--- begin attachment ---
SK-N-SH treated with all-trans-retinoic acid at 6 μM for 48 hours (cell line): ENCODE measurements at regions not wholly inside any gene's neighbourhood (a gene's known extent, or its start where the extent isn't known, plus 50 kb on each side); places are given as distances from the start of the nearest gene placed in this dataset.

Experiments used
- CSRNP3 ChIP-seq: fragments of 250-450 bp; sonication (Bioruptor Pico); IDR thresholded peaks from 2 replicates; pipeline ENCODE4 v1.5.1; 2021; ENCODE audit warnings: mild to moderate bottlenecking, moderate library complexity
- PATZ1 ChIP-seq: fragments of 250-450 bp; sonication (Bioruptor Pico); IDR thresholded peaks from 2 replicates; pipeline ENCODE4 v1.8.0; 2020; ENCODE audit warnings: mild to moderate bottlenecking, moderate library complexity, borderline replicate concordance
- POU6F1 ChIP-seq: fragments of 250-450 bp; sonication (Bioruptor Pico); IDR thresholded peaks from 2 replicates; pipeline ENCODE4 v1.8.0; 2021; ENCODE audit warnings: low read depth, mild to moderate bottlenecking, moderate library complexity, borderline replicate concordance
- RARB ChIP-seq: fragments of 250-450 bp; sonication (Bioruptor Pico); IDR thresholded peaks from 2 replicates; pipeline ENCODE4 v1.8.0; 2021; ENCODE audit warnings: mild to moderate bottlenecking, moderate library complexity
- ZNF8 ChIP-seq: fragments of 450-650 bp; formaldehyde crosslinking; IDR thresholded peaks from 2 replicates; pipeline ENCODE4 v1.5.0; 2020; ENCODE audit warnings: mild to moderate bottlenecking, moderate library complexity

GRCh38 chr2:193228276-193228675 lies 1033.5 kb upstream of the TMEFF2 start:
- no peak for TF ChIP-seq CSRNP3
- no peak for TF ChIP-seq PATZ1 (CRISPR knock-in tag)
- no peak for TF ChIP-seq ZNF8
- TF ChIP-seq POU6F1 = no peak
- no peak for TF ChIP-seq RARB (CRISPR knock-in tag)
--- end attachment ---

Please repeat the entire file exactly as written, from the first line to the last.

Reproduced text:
SK-N-SH treated with all-trans-retinoic acid at 6 μM for 48 hours (cell line): ENCODE measurements at regions not wholly inside any gene's neighbourhood (a gene's known extent, or its start where the extent isn't known, plus 50 kb on each side); places are given as distances from the start of the nearest gene placed in this dataset.

Experiments used
- CSRNP3 ChIP-seq: fragments of 250-450 bp; sonication (Bioruptor Pico); IDR thresholded peaks from 2 replicates; pipeline ENCODE4 v1.5.1; 2021; ENCODE audit warnings: mild to moderate bottlenecking, moderate library complexity
- PATZ1 ChIP-seq: fragments of 250-450 bp; sonication (Bioruptor Pico); IDR thresholded peaks from 2 replicates; pipeline ENCODE4 v1.8.0; 2020; ENCODE audit warnings: mild to moderate bottlenecking, moderate library complexity, borderline replicate concordance
- POU6F1 ChIP-seq: fragments of 250-450 bp; sonication (Bioruptor Pico); IDR thresholded peaks from 2 replicates; pipeline ENCODE4 v1.8.0; 2021; ENCODE audit warnings: low read depth, mild to moderate bottlenecking, moderate library complexity, borderline replicate concordance
- RARB ChIP-seq: fragments of 250-450 bp; sonication (Bioruptor Pico); IDR thresholded peaks from 2 replicates; pipeline ENCODE4 v1.8.0; 2021; ENCODE audit warnings: mild to moderate bottlenecking, moderate library complexity
- ZNF8 ChIP-seq: fragments of 450-650 bp; formaldehyde crosslinking; IDR thresholded peaks from 2 replicates; pipeline ENCODE4 v1.5.0; 2020; ENCODE audit warnings: mild to moderate bottlenecking, moderate library complexity

GRCh38 chr2:193228276-193228675 lies 1033.5 kb upstream of the TMEFF2 start:
- no peak for TF ChIP-seq CSRNP3
- no peak for TF ChIP-seq PATZ1 (CRISPR knock-in tag)
- no peak for TF ChIP-seq ZNF8
- TF ChIP-seq POU6F1 = no peak
- no peak for TF ChIP-seq RARB (CRISPR knock-in tag)